Another quote found in the Newsweek article stated that Undercover Colors was the “first fashion company working to prevent sexual assault”. This quote, coupled with the “#fashion” tagged onto the end of their already problematic tweet makes this product seem like a chic fashion statement, ultimately diminishing the gravity of the issue of sexual assault. Having to wear a nail polish to test your drink so you don’t get roofied and attacked is not cute, and neither is marketing this product as a cool fashion trend. It lessens the harshness of this perpetuated issue of rape and victim blaming.

The quote that irritated me the most, however, was “through this nail polish and similar technologies, we hope to make potential perpetrators afraid to spike a woman’s drink because there’s now a risk they can get caught”. This statement implies that potential attackers should only be deterred from attacking because they might get caught, not because rape is a violent act, a violation of another human being emotionally and physically, and incredibly wrong; it’s only bad because they might get caught thanks to this neat new nail polish.

I’ve heard some dispute over whether or not it’s problematic that four men created this product, and I don’t think it is. I truly do believe the heart of this product is in the right place; hoping to prevent sexual assault, however, it was executed poorly. Sexual assault and rape is indeed a huge problem in our society, especially amongst college campuses, so obviously something needs to change to make it less of an issue.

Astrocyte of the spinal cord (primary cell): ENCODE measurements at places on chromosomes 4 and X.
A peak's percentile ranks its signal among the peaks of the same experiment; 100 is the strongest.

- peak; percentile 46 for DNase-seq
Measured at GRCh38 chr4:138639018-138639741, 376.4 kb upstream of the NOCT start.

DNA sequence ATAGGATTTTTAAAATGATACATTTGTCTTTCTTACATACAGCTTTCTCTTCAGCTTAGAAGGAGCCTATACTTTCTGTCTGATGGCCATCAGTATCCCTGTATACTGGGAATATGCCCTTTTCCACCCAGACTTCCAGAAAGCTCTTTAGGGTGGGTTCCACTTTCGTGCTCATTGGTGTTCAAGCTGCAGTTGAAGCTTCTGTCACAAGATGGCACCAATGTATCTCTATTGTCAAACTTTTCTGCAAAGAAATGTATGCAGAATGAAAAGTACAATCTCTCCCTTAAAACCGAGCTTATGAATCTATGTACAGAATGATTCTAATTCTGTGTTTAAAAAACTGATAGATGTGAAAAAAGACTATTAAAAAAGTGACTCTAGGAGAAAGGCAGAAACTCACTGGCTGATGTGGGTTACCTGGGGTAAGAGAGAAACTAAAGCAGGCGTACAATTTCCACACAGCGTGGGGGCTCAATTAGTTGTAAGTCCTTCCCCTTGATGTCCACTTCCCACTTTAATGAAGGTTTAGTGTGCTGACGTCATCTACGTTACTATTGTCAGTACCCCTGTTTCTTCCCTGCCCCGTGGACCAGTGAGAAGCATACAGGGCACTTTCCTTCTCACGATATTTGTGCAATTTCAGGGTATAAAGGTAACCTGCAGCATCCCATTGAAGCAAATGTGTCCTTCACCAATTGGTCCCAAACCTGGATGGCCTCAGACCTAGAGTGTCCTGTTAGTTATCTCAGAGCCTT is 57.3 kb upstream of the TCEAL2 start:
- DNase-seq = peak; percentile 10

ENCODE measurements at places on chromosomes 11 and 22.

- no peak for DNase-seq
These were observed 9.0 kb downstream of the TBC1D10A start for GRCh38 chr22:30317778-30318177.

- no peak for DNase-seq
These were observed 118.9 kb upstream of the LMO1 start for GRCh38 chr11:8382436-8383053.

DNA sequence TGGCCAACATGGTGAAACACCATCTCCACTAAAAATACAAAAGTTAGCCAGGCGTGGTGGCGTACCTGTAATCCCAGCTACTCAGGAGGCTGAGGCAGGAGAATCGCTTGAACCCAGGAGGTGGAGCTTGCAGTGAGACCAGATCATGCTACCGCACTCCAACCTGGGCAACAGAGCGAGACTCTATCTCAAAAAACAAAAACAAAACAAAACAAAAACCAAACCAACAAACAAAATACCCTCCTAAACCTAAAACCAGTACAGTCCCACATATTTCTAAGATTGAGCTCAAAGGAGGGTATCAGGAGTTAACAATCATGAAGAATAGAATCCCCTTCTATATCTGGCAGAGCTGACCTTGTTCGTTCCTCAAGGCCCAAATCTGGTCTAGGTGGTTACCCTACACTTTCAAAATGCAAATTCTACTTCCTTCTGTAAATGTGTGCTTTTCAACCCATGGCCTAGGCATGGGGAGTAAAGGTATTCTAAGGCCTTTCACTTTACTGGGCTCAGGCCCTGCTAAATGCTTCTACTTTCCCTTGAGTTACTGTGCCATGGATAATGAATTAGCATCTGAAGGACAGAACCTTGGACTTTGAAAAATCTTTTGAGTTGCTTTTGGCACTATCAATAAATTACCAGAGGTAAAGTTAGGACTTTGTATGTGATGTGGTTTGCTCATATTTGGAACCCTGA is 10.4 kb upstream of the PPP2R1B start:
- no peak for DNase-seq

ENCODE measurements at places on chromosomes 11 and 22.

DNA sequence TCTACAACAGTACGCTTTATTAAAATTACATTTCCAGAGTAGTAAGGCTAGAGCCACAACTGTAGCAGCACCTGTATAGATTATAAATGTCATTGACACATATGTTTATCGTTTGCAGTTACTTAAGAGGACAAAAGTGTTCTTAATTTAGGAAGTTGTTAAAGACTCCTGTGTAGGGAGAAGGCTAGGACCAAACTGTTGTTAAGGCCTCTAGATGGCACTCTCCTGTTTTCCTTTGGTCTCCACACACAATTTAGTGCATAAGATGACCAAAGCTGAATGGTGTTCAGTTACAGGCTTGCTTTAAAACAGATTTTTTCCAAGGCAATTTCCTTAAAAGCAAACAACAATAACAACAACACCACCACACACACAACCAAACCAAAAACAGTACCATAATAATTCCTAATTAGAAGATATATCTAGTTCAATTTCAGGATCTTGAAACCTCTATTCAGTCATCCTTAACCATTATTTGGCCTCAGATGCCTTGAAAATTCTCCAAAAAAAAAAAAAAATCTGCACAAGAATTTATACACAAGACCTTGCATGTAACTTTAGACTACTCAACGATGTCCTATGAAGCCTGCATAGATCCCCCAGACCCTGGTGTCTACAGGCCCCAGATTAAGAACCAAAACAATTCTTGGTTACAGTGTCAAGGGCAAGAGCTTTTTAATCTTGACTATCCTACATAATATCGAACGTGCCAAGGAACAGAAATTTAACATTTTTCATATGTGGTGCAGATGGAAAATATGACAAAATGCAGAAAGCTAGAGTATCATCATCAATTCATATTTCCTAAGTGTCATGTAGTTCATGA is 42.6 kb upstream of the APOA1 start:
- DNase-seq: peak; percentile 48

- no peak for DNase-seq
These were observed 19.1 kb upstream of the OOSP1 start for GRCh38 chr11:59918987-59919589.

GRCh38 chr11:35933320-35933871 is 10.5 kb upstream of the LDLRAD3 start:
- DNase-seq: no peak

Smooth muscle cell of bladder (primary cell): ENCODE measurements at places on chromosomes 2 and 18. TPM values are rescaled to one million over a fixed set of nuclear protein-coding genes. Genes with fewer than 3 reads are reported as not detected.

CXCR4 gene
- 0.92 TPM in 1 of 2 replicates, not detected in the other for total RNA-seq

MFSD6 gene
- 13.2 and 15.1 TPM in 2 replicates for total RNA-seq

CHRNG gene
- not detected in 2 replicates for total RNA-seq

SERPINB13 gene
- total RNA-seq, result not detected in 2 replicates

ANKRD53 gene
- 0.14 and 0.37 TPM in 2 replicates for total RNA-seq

I absolutely do not believe, however, that the thing to prevent sexual assault is something the potential victim should have to wear or do differently. Instead of teaching women and men how not to get raped, we need to change the focus to teaching women and men not to rape. Once we change the dialogue surrounding sexual assault and realize that the root of the problem is rapists and not the victims, hopefully we would see a decrease in attacks.

What are your thoughts regarding Undercover Colors? Do you think it’s a good idea, or do you think it perpetuates the cycle of victim blaming? Let us know in the comment section below.

 

Bekah Pollard